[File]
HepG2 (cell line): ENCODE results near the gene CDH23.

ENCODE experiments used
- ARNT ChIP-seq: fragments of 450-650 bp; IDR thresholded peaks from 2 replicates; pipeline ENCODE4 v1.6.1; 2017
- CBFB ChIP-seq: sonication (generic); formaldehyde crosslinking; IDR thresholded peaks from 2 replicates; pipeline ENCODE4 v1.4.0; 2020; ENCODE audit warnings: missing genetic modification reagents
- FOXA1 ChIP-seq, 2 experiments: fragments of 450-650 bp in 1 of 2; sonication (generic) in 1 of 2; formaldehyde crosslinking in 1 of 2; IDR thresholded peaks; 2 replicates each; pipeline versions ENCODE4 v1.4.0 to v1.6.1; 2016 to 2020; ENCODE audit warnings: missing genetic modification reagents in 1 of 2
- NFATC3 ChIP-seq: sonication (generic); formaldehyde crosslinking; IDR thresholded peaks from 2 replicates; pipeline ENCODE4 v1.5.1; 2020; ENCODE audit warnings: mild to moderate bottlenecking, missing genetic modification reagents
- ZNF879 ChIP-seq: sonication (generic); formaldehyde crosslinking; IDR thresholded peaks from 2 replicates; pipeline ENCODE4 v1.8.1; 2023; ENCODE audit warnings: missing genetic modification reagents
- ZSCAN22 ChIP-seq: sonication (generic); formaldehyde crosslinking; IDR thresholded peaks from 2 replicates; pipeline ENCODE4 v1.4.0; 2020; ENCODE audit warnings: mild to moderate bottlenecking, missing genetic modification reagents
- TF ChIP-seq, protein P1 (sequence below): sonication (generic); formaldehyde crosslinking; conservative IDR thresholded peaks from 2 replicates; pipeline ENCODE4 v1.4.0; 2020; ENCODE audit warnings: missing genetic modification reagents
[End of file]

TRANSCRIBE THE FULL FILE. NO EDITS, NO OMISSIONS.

HepG2 (cell line): ENCODE results near the gene CDH23.

ENCODE experiments used
- ARNT ChIP-seq: fragments of 450-650 bp; IDR thresholded peaks from 2 replicates; pipeline ENCODE4 v1.6.1; 2017
- CBFB ChIP-seq: sonication (generic); formaldehyde crosslinking; IDR thresholded peaks from 2 replicates; pipeline ENCODE4 v1.4.0; 2020; ENCODE audit warnings: missing genetic modification reagents
- FOXA1 ChIP-seq, 2 experiments: fragments of 450-650 bp in 1 of 2; sonication (generic) in 1 of 2; formaldehyde crosslinking in 1 of 2; IDR thresholded peaks; 2 replicates each; pipeline versions ENCODE4 v1.4.0 to v1.6.1; 2016 to 2020; ENCODE audit warnings: missing genetic modification reagents in 1 of 2
- NFATC3 ChIP-seq: sonication (generic); formaldehyde crosslinking; IDR thresholded peaks from 2 replicates; pipeline ENCODE4 v1.5.1; 2020; ENCODE audit warnings: mild to moderate bottlenecking, missing genetic modification reagents
- ZNF879 ChIP-seq: sonication (generic); formaldehyde crosslinking; IDR thresholded peaks from 2 replicates; pipeline ENCODE4 v1.8.1; 2023; ENCODE audit warnings: missing genetic modification reagents
- ZSCAN22 ChIP-seq: sonication (generic); formaldehyde crosslinking; IDR thresholded peaks from 2 replicates; pipeline ENCODE4 v1.4.0; 2020; ENCODE audit warnings: mild to moderate bottlenecking, missing genetic modification reagents
- TF ChIP-seq, protein P1 (sequence below): sonication (generic); formaldehyde crosslinking; conservative IDR thresholded peaks from 2 replicates; pipeline ENCODE4 v1.4.0; 2020; ENCODE audit warnings: missing genetic modification reagents